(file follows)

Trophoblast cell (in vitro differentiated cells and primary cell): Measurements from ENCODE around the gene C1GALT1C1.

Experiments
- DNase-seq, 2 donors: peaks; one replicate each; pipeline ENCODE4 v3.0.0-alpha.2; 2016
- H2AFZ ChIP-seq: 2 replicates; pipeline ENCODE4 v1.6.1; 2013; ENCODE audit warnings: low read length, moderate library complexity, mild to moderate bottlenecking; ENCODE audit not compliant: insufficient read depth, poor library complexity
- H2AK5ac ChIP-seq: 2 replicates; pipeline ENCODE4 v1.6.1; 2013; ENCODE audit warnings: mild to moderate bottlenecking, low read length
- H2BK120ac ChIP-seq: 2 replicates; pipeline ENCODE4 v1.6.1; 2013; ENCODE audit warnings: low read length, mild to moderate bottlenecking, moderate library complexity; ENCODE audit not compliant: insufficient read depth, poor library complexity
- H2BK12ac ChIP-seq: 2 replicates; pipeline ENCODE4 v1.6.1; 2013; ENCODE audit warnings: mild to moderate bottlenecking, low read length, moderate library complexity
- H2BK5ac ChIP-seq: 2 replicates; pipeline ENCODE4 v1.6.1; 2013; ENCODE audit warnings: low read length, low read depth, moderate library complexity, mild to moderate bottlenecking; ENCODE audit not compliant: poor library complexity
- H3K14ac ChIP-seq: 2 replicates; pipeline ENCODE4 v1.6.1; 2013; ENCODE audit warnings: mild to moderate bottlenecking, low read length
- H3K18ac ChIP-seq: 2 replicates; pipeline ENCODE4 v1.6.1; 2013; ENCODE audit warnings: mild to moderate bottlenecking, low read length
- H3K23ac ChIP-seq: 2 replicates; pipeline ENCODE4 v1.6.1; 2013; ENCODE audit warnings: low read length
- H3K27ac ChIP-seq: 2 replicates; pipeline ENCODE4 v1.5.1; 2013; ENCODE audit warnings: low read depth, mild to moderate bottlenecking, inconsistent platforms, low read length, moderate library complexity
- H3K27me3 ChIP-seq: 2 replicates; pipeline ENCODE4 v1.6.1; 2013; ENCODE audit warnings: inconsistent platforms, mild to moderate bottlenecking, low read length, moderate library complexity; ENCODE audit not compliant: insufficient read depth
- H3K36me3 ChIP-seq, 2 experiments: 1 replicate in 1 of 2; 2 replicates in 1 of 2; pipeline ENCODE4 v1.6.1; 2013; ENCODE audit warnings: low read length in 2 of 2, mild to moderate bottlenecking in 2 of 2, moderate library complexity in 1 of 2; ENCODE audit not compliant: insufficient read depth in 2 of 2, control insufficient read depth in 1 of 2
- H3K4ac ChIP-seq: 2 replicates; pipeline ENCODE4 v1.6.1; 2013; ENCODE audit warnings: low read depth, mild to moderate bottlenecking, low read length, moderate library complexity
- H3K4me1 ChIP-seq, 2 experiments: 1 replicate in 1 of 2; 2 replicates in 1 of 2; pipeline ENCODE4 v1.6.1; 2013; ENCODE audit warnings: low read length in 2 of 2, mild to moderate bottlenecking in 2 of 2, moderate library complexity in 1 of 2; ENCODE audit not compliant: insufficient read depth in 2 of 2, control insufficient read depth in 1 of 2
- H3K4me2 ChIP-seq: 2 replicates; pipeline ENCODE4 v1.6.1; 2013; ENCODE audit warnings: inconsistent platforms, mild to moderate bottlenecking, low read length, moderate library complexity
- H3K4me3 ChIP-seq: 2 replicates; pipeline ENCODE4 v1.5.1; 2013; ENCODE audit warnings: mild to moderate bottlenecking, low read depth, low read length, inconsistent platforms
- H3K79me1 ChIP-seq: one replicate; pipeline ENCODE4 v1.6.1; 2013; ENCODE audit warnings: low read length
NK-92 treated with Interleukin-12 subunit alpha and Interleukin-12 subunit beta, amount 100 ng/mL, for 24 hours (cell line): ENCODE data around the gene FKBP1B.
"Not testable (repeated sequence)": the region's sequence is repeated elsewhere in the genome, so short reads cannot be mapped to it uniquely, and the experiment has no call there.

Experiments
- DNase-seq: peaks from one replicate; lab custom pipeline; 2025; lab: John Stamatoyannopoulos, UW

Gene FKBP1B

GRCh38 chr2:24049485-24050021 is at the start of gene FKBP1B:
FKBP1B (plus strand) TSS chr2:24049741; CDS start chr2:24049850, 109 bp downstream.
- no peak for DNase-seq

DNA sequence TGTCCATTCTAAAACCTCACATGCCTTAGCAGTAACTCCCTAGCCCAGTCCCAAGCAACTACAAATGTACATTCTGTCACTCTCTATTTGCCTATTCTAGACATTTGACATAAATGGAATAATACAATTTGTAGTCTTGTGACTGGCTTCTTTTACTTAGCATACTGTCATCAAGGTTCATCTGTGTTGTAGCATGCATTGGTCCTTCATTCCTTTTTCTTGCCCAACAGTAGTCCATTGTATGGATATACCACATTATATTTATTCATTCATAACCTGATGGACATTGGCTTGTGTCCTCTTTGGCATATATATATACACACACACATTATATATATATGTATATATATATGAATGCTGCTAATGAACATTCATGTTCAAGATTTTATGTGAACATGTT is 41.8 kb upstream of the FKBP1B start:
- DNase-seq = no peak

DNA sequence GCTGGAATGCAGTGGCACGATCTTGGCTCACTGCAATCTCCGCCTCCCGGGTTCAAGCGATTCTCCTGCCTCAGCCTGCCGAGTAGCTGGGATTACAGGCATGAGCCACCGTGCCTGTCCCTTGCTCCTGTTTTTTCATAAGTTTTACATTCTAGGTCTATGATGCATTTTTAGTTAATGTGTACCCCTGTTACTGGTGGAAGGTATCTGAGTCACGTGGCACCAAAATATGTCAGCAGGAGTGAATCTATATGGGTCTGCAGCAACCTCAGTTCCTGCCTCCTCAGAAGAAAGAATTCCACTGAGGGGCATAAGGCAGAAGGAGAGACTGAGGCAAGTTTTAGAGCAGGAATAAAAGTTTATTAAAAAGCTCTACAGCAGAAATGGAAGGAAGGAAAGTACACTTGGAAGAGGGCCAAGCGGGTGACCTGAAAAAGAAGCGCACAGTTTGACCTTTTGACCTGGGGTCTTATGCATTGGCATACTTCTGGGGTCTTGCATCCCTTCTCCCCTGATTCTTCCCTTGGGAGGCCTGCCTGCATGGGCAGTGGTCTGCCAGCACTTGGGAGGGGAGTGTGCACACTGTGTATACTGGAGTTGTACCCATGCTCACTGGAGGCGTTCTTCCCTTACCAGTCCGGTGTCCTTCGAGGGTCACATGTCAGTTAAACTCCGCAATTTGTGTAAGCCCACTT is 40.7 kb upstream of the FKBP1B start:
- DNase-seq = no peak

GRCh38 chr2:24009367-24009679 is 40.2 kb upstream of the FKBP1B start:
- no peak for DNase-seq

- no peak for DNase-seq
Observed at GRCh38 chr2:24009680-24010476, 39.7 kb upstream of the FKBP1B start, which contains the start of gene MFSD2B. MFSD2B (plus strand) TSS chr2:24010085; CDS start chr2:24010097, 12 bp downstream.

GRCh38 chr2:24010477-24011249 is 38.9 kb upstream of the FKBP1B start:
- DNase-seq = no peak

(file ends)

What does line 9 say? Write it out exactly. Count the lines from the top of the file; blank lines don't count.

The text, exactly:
- H3K14ac ChIP-seq: 2 replicates; pipeline ENCODE4 v1.6.1; 2013; ENCODE audit warnings: mild to moderate bottlenecking, low read length